In the mid-19th century Māori began to write down their traditions and tribal histories. One of the best-known of these writers is Wiremu Maihi Te Rangikāheke, who has been described as New Zealand’s earliest professional historian. The prolific Te Rangikāheke produced 21 manuscripts of which he was the sole author, and contributed to 17 more – nearly 800 pages in total. His writings were the basis of most of the prose material in George Grey’s Ko nga moteatea, me nga hakirara o nga Maori (1853) and around a quarter of Ko nga mahinga a nga tupuna Maori (1854) and its translation, Polynesian mythology (1855).
From the mid-19th century, author John White paid Māori to write down their traditions in te reo Māori (the Māori language). Many writers took advantage of this offer, and various histories from around the country were recorded. Writers included Hoani Meihana Te Rangiotū, Te Whatahoro Jury and Hāmiora Pio. Much of the information given was subject to negotiations and conditions. In other cases, writers refused to supply information, or their whānau or iwi refused for them.
Journal of the Polynesian Society
Many Māori also wrote for the Journal of the Polynesian Society, established in 1892. Some of the first Māori contributors to the journal included Hare Hongi, also known as Henry Stowell (Ngāpuhi), Hoani Tunuiārangi (Ngāti Kahungunu), Timi Waata Rimini, Tutu Tamari, Te Kāhui Kararehe (Taranaki), Hoani Nahe and Takaanui Tarakawa (Te Arawa).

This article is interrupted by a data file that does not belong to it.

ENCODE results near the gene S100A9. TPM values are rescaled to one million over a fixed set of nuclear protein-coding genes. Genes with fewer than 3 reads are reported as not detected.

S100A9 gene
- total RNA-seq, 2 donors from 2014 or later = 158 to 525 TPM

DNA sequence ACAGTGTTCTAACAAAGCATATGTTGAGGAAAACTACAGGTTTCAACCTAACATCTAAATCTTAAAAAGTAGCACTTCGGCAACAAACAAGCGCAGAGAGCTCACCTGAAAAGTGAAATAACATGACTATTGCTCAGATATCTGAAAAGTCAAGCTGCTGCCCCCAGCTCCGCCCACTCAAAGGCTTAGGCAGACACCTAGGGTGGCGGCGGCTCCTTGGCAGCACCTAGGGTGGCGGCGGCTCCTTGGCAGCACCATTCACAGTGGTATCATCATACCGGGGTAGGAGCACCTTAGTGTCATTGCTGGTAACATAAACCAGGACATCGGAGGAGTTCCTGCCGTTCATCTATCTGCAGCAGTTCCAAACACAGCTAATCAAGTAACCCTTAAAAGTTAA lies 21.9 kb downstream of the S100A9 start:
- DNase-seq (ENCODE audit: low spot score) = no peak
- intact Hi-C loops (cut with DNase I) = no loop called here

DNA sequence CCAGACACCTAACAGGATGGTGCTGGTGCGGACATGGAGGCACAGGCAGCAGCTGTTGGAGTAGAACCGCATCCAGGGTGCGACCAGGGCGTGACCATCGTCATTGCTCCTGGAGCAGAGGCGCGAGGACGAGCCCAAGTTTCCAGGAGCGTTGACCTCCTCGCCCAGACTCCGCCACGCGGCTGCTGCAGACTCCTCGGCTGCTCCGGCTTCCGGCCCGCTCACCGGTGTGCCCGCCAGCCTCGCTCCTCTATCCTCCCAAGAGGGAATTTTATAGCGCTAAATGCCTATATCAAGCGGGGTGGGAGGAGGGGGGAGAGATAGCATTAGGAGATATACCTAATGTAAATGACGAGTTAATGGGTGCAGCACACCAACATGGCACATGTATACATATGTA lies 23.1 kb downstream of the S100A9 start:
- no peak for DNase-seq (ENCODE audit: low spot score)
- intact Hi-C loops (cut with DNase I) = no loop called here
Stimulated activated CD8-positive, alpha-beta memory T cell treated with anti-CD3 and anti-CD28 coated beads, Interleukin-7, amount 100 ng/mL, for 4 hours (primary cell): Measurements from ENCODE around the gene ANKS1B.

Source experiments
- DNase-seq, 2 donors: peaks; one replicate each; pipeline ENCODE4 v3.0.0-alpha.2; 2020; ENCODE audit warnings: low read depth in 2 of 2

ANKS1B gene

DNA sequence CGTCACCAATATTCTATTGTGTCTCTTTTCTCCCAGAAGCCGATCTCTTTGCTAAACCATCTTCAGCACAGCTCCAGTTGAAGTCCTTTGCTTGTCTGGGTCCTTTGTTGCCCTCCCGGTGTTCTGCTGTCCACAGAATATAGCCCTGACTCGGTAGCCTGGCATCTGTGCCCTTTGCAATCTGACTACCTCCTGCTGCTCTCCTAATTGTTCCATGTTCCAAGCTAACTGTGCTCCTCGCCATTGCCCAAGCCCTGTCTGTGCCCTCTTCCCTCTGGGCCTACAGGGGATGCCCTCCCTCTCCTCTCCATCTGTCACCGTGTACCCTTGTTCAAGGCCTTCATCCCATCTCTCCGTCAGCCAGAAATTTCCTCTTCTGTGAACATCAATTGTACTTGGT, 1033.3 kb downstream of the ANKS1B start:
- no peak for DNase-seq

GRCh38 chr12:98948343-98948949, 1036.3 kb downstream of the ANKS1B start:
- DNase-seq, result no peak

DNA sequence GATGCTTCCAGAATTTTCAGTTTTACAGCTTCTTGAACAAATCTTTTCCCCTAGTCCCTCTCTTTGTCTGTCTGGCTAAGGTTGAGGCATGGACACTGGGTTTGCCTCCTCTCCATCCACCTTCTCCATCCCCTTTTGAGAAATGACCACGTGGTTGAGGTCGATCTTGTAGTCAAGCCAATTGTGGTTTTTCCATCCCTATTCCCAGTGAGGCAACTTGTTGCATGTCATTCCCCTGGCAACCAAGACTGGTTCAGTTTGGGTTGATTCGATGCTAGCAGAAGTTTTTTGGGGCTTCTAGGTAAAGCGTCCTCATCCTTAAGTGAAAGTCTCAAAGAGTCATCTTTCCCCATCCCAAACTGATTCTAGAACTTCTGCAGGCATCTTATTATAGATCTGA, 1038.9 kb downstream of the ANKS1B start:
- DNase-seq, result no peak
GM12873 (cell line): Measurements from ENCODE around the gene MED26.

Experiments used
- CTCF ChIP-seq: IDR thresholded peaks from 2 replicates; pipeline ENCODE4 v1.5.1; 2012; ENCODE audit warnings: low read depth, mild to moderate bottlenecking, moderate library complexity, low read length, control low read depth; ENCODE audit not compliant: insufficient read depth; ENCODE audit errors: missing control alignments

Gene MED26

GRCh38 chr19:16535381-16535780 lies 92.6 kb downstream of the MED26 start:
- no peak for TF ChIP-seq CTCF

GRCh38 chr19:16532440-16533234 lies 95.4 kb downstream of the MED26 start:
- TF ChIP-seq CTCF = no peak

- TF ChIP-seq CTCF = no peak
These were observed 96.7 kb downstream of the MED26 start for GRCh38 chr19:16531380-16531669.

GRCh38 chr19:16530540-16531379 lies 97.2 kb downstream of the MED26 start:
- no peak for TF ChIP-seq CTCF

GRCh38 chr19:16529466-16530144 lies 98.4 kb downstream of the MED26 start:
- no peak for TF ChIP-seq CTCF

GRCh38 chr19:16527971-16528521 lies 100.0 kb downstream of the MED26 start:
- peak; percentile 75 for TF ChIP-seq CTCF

Māori tribal histories
Tribal histories were often written by Pākehā. However, some iwi histories were authored by Māori, generally members of that tribe.
In early 1900, as a result of concerns about loss of traditional knowledge, a committee was formed to oversee tribal traditions in Wairarapa. Te Komiti Tūpai o Tānenuiarangi considered a number of documents and confirmed them as tribal history.
In 1944 Tiaki Mitchell wrote about Ngāti Kahungunu in his book Takitimu. In the same year Apirana Ngata’s Rauru-nui-a-toi lectures and Ngati Kahungunu origins was published. A limited edition was reprinted in 1972. Pei Te Hurinui Jones’s Māori-language history of Tainui was published posthumously in 1995.
Contemporary tribal histories
Ruka Broughton’s masters thesis (1979) was on Ngā Rauru, his iwi, while his writings on war leader Tītokowaru were published posthumously in 1993. Both were in Māori. Wiremu Wi Hongi and Pat Hohepa worked with Jeff Sissons to write about Ngāpuhi in The puriri trees are laughing (1987). Rongowhakaata Halbert’s history of the East Coast, Horouta, was published posthumously in 1999. Ranginui Walker’s Ōpōtiki-mai-tawhiti: capital of Whakatōhea (2007) was a history of Te Whakatōhea, while Tony Sole’s Ngāti Ruanui: a history was published in 2005. Te Maire Tau and Atholl Anderson edited Ngāi Tahu: a migration history (2008).